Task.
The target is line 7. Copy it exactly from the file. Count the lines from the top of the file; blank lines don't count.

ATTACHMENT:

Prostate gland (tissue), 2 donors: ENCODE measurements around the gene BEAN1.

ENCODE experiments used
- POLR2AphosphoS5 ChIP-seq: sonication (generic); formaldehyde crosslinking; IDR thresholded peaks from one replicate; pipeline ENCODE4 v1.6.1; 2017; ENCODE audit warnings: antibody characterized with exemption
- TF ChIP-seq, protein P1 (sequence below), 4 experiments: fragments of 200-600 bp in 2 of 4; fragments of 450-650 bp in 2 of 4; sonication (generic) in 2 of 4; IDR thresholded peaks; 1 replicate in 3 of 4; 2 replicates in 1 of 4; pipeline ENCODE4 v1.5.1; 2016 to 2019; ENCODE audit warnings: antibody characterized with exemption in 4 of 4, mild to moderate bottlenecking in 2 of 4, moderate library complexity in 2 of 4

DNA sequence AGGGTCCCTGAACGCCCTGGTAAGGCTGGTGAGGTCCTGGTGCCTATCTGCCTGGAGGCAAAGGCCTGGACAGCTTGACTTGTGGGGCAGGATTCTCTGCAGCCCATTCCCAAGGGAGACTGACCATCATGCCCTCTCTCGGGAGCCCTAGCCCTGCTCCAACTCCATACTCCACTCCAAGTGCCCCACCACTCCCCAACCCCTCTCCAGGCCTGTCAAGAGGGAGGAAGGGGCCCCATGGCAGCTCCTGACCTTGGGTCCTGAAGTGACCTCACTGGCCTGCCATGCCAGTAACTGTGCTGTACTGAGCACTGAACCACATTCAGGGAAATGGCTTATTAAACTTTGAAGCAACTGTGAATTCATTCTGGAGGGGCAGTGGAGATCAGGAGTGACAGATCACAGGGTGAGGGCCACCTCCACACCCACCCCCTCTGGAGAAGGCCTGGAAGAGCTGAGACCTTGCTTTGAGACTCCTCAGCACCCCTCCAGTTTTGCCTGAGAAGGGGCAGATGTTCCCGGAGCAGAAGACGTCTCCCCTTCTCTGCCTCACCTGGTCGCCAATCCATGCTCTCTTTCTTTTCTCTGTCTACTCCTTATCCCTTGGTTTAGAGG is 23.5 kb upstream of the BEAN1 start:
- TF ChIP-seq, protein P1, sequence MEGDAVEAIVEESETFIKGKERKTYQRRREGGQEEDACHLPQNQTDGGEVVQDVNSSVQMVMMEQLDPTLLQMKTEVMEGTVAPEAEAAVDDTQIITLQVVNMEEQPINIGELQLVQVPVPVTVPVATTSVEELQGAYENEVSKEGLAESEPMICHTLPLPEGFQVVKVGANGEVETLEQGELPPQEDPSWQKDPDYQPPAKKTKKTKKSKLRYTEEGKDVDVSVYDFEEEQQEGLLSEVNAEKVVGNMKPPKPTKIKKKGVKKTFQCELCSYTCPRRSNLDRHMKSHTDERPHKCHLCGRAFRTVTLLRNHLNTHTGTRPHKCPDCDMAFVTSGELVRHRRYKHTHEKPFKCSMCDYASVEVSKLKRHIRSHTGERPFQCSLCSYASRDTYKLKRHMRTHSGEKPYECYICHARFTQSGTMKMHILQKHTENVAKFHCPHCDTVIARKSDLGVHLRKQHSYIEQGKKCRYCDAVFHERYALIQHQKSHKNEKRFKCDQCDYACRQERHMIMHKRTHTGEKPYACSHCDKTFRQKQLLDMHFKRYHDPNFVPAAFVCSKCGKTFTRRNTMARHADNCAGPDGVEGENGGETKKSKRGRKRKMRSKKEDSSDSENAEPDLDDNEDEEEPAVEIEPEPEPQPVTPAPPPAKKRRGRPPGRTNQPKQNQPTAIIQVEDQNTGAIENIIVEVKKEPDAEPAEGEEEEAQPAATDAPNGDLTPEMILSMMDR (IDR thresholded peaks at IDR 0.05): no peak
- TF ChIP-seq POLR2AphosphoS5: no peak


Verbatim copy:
- TF ChIP-seq POLR2AphosphoS5: no peak